Setting up the School
England's first Education Act of 1870 took the initial step towards making education free and compulsory for all children in the country. School Boards were to be set up in areas where there were not enough voluntary schools to fill the gaps.
On 23rd March 1871 the School Board for Dronfield met for the first time in the Town Hall. They appointed a Mr George to report on the schools in the area, and to go round from house to house to find out how many children there were. He was paid Ł4 for his services.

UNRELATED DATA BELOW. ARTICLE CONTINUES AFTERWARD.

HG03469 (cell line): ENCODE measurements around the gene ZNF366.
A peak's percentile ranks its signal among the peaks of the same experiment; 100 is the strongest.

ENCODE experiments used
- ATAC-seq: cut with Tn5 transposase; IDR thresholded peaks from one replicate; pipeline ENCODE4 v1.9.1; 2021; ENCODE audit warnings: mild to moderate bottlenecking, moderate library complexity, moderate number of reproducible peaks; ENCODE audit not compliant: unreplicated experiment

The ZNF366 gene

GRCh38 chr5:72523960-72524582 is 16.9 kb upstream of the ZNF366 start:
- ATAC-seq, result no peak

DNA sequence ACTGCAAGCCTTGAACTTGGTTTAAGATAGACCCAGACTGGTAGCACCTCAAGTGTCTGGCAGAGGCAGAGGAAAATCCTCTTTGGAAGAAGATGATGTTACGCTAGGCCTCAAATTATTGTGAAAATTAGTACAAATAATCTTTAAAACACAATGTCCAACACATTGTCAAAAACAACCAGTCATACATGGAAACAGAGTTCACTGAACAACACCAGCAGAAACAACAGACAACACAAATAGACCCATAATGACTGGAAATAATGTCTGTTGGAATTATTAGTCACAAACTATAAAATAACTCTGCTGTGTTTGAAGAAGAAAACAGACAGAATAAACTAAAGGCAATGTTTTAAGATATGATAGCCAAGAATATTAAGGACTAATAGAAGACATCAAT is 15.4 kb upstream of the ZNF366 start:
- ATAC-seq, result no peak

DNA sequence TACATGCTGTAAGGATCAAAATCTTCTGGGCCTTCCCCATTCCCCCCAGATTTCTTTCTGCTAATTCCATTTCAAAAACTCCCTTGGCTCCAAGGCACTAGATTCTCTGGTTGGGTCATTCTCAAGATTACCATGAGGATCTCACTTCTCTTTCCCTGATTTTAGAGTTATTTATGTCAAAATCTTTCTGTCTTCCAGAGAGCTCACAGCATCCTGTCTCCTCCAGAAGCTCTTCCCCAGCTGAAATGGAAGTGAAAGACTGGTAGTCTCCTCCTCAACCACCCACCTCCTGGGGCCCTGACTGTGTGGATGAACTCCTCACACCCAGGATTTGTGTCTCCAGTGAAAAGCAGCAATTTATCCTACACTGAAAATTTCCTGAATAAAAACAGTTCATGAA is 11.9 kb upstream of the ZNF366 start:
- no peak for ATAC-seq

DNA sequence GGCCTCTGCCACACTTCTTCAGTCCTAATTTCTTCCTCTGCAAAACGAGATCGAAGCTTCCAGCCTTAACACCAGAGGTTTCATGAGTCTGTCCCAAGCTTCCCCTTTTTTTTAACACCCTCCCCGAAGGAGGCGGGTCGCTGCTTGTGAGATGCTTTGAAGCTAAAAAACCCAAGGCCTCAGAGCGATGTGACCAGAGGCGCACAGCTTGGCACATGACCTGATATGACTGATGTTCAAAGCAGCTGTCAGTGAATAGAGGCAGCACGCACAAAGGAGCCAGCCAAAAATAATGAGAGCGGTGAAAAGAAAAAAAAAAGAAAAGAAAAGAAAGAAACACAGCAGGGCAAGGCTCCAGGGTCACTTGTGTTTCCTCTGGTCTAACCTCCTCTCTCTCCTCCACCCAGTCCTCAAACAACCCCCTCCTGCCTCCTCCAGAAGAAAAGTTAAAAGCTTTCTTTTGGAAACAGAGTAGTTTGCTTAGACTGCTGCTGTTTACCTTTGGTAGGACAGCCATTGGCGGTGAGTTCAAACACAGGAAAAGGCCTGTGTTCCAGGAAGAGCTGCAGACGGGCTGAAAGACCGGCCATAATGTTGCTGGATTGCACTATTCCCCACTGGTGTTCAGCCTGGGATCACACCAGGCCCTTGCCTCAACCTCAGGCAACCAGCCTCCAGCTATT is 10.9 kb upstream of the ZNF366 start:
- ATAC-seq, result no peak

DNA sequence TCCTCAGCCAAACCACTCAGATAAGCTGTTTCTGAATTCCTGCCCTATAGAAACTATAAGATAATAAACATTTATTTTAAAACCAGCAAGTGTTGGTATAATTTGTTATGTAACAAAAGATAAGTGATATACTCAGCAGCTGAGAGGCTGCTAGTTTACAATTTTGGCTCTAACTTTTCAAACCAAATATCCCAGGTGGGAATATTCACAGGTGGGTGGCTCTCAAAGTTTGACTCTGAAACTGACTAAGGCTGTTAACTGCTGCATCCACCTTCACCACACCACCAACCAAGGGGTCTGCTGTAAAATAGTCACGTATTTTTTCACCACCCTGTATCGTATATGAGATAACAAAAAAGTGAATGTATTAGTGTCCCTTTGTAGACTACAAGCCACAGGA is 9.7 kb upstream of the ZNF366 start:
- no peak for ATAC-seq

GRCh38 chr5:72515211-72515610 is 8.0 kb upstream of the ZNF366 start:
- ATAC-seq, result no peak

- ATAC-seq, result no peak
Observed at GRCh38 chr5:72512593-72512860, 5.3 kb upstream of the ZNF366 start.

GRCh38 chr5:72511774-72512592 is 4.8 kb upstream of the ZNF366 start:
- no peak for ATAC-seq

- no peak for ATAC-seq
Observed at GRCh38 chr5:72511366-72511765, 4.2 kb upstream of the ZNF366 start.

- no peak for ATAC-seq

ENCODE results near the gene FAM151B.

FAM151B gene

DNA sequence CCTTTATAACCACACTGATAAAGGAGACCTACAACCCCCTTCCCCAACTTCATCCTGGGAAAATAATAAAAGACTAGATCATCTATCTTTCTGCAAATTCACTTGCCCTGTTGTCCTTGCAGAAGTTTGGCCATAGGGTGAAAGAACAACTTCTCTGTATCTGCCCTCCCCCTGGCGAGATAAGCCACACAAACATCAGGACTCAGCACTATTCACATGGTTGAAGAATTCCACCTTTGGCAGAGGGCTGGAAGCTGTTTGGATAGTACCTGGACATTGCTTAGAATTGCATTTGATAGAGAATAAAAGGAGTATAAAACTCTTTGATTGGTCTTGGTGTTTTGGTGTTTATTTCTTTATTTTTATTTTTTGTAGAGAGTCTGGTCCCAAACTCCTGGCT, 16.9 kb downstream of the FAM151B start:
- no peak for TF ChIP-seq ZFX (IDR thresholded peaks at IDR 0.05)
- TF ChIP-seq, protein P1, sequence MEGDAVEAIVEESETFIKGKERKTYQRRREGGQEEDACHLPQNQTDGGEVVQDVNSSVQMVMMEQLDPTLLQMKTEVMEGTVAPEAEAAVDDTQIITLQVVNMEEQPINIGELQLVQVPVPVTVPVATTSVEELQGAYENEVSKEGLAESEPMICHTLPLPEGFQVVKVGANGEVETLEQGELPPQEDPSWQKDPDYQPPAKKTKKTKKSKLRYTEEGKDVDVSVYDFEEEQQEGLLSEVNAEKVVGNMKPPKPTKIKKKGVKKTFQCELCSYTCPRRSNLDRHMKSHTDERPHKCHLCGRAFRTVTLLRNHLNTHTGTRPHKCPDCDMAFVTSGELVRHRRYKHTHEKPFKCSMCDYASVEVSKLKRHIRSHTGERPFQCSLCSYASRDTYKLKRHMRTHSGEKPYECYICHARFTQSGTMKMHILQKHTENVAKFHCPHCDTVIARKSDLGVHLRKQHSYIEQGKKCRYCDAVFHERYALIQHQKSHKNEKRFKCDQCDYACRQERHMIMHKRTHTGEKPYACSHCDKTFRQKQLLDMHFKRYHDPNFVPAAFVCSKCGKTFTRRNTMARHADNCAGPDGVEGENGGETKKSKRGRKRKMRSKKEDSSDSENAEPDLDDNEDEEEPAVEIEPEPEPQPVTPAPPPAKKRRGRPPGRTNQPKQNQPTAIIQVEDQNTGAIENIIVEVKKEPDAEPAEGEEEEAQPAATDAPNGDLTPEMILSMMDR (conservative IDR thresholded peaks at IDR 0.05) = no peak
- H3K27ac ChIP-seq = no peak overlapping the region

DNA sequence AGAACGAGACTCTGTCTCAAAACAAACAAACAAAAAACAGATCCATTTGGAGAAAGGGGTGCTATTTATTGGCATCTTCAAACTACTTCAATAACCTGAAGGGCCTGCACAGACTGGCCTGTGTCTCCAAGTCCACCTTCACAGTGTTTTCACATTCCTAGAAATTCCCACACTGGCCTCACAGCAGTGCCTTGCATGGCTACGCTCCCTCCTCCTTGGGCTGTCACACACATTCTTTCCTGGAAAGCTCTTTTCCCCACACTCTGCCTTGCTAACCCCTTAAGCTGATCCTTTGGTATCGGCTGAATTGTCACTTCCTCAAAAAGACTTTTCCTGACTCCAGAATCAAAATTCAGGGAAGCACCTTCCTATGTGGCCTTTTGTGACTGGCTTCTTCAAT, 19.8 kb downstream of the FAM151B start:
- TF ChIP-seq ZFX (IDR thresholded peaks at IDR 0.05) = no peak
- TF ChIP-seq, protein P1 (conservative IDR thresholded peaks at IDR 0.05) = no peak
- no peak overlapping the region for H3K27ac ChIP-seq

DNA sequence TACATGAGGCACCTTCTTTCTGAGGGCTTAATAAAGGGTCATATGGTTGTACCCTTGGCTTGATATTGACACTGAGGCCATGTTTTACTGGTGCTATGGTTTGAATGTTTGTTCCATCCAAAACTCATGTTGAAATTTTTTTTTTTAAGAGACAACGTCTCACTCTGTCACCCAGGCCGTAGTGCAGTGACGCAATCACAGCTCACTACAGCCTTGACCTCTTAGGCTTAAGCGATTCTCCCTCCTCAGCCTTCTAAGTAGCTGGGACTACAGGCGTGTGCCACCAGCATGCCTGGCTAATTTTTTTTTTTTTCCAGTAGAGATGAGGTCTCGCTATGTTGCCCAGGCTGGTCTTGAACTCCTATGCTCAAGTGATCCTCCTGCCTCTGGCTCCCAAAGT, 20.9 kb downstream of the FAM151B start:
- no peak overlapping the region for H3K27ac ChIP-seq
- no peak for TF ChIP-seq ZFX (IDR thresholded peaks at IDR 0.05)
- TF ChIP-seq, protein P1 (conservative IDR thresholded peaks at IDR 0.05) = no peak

In July 1871 Mr George reported that there were 181 children between the ages of 3 and 5, and 628 children between the ages of 5 and 13 resident within the parish.
The only schools regarded as suitable were the National School with 102 pupils and the Lower School in the Grammar School with 125 pupils. (There were other schools run by Miss Cole, Miss Wildgoose and Miss Stock, but these were regarded as damp, dark, inefficient or too expensive.)
There were, therefore, 582 children without school places. With Wilson and Cammell building a gigantic new steelworks there would be more families coming into the area.
It was decided to build a school for 600 boys and girls, with a house for the master. Land was purchased at Cross Lane. The total cost of building the school was Ł6051.